purling

purl

1 [purl]
verb (used with object), verb (used without object)
1.
to knit with a reverse stitch.
2.
to finish with loops or a looped edging.
noun
3.
a basic stitch in knitting, the reverse of the knit, formed by pulling a loop of the working yarn back through an existing stitch and then slipping that stitch off the needle. Compare knit ( def 11 ).
4.
one of a series of small loops along the edge of lace braid.
5.
thread made of twisted gold or silver wire.
Also, pearl.


Origin:
1520–30; variant of obsolete or dial. pirl to twist (threads, etc.) into a cord

Dictionary.com Unabridged

purl

2 [purl]
verb (used without object)
1.
to flow with curling or rippling motion, as a shallow stream does over stones.
2.
to flow with a murmuring sound.
3.
to pass in a manner or with a sound likened to this.
noun
4.
the action or sound of purling.
5.
a circle or curl made by the motion of water; ripple; eddy.

Origin:
1545–55; origin uncertain; akin to Norwegian purla to bubble up, gush

Dictionary.com Unabridged
Based on the Random House Dictionary, © Random House, Inc. 2014.
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World English Dictionary
purl1 (pɜːl)
 
n
1.  Also called: purl stitch a knitting stitch made by doing a plain stitch backwards
2.  a decorative border, as of lace
3.  gold or silver wire thread
 
vb
4.  to knit (a row or garment) in purl stitch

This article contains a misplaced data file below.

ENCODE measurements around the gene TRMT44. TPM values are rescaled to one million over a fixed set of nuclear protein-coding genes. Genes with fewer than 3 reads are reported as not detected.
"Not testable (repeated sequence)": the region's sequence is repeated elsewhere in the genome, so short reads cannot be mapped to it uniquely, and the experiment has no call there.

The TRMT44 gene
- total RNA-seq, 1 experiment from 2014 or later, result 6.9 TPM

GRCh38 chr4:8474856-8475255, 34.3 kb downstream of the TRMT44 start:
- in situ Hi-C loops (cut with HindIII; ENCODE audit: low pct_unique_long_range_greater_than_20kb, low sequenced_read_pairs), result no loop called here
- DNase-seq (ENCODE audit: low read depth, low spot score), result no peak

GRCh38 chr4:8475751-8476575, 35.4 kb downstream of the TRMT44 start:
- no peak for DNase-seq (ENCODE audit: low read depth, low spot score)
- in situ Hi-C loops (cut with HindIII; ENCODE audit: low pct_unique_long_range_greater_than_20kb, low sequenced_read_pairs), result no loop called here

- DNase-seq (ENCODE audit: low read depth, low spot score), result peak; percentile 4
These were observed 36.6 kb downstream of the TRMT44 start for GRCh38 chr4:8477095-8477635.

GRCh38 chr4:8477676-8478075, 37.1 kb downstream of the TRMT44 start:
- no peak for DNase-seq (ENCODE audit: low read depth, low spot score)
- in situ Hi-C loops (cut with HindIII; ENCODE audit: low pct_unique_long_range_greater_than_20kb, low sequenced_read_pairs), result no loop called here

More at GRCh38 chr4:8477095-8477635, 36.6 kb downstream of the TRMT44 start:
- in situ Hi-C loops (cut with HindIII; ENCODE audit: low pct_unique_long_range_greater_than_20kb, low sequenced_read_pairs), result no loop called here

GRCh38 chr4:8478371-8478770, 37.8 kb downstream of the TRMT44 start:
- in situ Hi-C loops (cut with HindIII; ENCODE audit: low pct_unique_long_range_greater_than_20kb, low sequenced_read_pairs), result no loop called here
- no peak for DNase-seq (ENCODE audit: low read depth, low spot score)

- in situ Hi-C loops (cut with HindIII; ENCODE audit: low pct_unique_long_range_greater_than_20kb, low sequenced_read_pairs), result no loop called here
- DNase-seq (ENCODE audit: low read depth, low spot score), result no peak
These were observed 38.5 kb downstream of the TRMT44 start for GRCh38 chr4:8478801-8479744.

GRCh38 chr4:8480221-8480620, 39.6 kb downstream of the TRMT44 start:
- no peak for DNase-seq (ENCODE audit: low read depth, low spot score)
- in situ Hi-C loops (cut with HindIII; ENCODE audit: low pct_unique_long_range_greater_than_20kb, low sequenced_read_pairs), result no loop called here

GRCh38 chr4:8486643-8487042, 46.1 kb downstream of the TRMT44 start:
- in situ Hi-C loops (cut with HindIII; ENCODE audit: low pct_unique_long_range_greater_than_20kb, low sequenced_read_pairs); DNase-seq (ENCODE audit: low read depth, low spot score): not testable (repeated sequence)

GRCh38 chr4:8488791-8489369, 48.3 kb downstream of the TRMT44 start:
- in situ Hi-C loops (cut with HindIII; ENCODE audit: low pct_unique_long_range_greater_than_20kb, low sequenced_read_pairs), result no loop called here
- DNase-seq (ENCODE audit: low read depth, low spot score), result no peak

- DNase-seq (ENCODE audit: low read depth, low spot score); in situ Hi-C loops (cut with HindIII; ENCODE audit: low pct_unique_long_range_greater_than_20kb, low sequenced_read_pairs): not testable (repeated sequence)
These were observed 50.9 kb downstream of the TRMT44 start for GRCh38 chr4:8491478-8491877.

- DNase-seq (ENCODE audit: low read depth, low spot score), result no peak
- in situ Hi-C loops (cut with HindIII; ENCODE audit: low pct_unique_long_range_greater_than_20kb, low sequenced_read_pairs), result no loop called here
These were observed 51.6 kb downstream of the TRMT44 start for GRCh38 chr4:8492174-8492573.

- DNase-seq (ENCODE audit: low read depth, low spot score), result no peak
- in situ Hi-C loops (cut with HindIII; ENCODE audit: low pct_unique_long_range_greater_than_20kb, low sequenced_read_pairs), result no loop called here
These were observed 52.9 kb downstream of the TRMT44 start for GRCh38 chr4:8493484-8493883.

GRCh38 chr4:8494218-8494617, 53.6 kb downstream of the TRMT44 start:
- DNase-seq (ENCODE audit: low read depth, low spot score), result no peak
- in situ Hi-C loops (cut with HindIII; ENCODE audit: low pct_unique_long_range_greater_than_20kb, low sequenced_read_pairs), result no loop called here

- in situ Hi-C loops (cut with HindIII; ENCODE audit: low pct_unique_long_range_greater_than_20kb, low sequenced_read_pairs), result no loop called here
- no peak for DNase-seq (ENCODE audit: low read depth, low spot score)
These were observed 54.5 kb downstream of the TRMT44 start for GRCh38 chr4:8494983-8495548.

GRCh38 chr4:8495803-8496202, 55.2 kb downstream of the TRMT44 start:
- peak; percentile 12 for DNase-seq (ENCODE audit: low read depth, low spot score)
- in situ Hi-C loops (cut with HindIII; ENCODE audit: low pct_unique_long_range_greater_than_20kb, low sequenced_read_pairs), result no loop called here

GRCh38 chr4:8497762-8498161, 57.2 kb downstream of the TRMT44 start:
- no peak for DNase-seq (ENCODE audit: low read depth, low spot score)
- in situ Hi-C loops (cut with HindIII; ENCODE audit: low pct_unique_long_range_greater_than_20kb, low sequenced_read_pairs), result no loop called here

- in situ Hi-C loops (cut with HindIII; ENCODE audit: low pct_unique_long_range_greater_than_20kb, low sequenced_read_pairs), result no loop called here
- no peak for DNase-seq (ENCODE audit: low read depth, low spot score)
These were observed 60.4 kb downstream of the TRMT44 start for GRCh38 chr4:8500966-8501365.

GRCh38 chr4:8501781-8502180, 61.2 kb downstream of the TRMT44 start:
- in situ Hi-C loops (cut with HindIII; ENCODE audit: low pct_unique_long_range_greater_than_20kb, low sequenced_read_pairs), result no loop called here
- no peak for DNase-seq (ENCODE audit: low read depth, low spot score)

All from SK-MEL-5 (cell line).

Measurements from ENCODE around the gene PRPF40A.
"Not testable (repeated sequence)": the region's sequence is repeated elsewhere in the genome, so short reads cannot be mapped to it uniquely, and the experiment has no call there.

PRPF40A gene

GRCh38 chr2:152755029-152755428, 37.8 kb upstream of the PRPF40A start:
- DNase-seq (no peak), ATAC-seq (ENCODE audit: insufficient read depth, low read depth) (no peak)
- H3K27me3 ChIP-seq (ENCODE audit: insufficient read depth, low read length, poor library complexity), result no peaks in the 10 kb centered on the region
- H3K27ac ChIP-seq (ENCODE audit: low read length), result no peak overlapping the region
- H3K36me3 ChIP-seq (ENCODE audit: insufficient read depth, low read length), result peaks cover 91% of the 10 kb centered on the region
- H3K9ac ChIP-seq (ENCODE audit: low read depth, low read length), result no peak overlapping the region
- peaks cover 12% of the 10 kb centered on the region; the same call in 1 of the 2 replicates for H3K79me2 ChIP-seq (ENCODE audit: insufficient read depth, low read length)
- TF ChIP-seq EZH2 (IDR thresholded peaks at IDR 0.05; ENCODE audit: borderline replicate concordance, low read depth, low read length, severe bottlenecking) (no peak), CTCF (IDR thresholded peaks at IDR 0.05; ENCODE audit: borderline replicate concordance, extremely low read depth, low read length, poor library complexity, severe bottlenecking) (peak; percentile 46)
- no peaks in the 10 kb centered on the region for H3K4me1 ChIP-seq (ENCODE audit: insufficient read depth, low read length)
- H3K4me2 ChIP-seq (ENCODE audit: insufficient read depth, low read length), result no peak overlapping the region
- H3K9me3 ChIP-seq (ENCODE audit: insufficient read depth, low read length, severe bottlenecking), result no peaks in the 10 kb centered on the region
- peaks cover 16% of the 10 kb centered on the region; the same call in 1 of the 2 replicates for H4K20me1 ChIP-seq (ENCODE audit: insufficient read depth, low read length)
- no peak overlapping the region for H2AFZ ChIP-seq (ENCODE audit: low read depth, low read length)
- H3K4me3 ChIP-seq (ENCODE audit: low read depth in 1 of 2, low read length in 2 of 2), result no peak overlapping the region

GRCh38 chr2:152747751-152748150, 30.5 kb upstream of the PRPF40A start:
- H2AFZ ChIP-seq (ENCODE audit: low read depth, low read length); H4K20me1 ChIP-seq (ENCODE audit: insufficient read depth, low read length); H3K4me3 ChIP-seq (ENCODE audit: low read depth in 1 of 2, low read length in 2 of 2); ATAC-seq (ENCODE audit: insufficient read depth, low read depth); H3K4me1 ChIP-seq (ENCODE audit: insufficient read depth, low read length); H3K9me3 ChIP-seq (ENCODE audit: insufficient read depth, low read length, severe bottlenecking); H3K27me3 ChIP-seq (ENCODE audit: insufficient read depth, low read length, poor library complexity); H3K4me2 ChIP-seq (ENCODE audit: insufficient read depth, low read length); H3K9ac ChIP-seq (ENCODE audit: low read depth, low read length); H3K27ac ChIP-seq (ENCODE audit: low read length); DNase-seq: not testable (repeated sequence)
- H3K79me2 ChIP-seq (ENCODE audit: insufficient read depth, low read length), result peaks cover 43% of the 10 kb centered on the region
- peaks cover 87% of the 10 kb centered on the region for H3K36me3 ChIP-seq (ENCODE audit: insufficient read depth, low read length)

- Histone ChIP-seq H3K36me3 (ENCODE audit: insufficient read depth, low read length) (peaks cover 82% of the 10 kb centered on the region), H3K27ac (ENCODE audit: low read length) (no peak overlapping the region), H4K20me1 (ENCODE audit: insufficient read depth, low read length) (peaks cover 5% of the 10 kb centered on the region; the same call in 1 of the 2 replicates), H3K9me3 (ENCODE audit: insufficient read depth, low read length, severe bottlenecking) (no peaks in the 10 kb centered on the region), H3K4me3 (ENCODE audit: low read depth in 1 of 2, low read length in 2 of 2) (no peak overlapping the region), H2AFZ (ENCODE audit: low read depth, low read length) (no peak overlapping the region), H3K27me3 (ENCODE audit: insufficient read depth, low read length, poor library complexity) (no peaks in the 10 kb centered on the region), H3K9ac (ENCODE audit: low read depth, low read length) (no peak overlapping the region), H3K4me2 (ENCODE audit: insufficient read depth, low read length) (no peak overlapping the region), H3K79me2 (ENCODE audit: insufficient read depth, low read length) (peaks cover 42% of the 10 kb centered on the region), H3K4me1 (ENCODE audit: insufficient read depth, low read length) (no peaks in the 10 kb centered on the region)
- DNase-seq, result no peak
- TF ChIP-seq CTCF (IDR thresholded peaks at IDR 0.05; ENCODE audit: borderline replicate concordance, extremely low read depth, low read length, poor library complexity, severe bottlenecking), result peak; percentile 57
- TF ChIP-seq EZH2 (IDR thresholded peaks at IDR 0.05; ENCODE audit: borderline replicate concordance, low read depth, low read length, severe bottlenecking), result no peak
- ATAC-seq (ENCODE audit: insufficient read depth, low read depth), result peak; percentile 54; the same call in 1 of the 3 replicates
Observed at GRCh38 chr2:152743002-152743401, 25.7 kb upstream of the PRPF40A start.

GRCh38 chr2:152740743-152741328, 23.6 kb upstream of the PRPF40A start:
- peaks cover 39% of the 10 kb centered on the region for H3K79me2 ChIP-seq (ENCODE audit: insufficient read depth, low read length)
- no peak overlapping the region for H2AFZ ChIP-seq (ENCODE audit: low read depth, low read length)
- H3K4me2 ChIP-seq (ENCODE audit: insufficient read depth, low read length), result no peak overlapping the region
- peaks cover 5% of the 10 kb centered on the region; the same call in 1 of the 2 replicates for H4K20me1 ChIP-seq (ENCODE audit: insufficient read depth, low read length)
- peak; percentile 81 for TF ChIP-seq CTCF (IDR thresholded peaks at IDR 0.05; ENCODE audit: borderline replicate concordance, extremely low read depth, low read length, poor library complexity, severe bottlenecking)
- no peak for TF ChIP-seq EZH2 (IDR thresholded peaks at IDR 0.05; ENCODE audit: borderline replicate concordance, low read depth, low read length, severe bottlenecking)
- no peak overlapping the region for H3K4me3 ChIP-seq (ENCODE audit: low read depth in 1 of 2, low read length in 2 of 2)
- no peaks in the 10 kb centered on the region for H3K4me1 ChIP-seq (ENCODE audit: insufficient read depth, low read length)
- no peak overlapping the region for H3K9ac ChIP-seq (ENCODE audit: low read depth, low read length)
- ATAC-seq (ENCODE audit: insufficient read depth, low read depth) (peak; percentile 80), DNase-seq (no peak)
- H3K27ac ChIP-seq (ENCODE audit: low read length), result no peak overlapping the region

5.  to edge (something) with a purl
 
[C16: from dialect pirl to twist into a cord]

purl2 (pɜːl)
 
vb
1.  (intr) (of a stream, etc) to flow with a gentle curling or rippling movement and a murmuring sound
 
n
2.  a curling movement of water; eddy
3.  a murmuring sound, as of a shallow stream
 
[C16: related to Norwegian purla to bubble]

Collins English Dictionary - Complete & Unabridged 10th Edition
2009 © William Collins Sons & Co. Ltd. 1979, 1986 © HarperCollins
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Etymonline
Word Origin & History

purl
"knit with inverted stitches," 1825; earlier "to embroider with gold or silver thread" (1526), from M.E. pirlyng "revolving, twisting," of unknown origin. The two senses usually are taken as one word, but this is not certain.
Online Etymology Dictionary, © 2010 Douglas Harper
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